I commend to you Clifton's recent post over at This Is Life! regarding some of the possible implications of the Jesus Tomb documentary. As is not uncommon he and I may have similar opinions but we come to them differently and we also express them differently. However, his post reminded me that I was thinking of writing something about facts and interpretations. Clifton references the philosophers of suspicion Marx, Nietzsche and Freud, and incidentally in the midst of my own reflection Nietzsche's famous aphorism "There are no facts only interpretations." has been on my mind.
While I am not a Marxist, Nietzschian or Freudian, I do think these thinkers have provided some important insights as well as provided us with an important hermeneutic (note I did not say the hermeneutic). Sometimes these philosophers are grouped together under the category of the "philosophers of suspicion" or are credited with developing a hermeneutic of suspicion. The suspicion is around claims about truth and objectivity and how these can or do function socially, even the way knowledge and knowledge production and claims to objectivity or absolute truth can serve to oppress. Thus the above aphorism from Nietzsche. Now this does lead to a certain abandonment of objectivity and Truth all together, and can lead what Clifton called "the will to Knowledge".
What might all this have to do with the "Jesus Tomb" documentary. As Clifton points out there is an element of this hermeneutic of suspicion or at least a playing loose with "facts" that to some degree hearkens back to Nietzsche's aphorism, in this documentary and how the archaeological evidence is being handled. There also seems to be a desire that this interpretation of the archaeological evidence in turn open up Christianity to a new interpretation. (though I have to admit the newness of their interpretation is hardly actually new, although many are unaware that it has been around for a long time). However, they have to also deny Nietzsche's aphorism, for they speak the language of facts with regard to the archaeological evidence and their interpretation of that evidence. There is in fact an inconsistent use of the hermeneutic of suspicion, since at best their claim is simply one interpretation among many and any appeal to "facts" is impossible if one embraces this philosophy of suspicion, especially as articulated by Nietzsche.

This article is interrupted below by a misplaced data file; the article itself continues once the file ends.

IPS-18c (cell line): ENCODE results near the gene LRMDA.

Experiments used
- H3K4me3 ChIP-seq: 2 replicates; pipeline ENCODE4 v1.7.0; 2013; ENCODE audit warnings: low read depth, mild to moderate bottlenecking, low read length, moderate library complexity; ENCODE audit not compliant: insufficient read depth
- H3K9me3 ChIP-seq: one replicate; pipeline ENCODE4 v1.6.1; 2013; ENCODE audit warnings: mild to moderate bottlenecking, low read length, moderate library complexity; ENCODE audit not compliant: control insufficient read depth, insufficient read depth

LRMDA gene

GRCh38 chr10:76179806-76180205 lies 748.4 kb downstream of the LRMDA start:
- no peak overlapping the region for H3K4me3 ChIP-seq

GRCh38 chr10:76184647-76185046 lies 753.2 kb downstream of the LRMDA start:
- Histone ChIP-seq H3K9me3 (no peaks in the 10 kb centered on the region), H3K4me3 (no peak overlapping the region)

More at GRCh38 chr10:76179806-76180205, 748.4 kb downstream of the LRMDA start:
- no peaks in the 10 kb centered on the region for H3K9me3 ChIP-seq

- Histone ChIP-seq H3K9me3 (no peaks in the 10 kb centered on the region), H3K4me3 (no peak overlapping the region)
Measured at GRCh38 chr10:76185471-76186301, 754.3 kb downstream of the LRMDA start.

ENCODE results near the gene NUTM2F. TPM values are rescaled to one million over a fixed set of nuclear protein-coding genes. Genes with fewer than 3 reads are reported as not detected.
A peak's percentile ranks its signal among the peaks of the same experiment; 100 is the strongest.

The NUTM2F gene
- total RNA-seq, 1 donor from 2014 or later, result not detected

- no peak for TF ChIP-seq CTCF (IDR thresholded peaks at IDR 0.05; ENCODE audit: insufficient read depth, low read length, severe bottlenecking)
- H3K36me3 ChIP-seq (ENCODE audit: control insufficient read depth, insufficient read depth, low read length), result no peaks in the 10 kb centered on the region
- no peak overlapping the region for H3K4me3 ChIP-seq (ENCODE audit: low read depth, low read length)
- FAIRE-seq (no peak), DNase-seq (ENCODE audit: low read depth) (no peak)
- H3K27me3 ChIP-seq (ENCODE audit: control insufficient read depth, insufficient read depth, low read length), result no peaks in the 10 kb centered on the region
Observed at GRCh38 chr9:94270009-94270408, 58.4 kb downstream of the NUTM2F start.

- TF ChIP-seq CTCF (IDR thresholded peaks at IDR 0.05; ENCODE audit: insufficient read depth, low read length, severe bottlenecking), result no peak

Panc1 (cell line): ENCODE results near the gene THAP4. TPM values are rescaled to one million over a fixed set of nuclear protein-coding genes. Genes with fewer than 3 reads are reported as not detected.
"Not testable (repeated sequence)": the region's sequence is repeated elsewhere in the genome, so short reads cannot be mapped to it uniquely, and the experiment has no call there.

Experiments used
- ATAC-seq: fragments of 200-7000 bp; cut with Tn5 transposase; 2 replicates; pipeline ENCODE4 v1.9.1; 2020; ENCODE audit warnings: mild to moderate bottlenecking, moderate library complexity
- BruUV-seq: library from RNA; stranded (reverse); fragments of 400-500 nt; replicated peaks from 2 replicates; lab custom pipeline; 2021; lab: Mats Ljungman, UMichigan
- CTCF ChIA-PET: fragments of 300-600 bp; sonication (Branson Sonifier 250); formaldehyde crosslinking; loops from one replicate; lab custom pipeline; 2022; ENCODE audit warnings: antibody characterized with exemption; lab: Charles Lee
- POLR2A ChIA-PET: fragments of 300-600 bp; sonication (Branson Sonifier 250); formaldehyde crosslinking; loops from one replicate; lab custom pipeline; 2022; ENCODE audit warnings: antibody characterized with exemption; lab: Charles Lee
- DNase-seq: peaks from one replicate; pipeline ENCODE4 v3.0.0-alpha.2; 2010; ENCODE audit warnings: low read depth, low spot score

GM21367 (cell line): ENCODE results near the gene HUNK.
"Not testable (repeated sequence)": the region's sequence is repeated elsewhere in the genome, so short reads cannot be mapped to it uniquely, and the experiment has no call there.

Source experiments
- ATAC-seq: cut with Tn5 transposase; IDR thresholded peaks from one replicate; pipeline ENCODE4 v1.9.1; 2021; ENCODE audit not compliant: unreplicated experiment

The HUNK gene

In the end though this hermeneutic undermines the claims to unseat more traditional interpretation since the argument is dependent on claims of objectivity and the apparent factuality of "hard" archaeological evidence. So when critics of the "Jesus Tomb" documentary point out the ways in which, sensationalism, money, or timing of the showing and announcement of the documentary during Lent and before Easter, are engaging in a hermeneutic of suspicion at least in part, since in some sense they are saying that the presentation is bound up with these things and should cause one to be suspicious of the claims. Now it may also be that the critics of the "Jesus Tomb" are also under suspicion when it comes to a hermeneutics of suspicion since it would be argued from this perspective that their own appeal (if they make such) to objectivity and facts is also already bound up in interpretation and subjectivity.
In this sense the hermeneutic of suspicion actually supports neither side in this issue, rather it either leaves one completely agnostic about the truth here, but with an understanding of the way various subjective factors contribute to the understanding of the "facts" on either side (a sort of epistemic limbo) or one is forced into some decision based on ones commitments. Here one is forced to understand knowledge and truth as relational and intersubjective. This arena seems to me to be very consistent with the Christian claim that Reason (the Logos) and Truth is a person, the Son, second person of the Trinity, Jesus Christ. " I am the Way the Truth and the Life."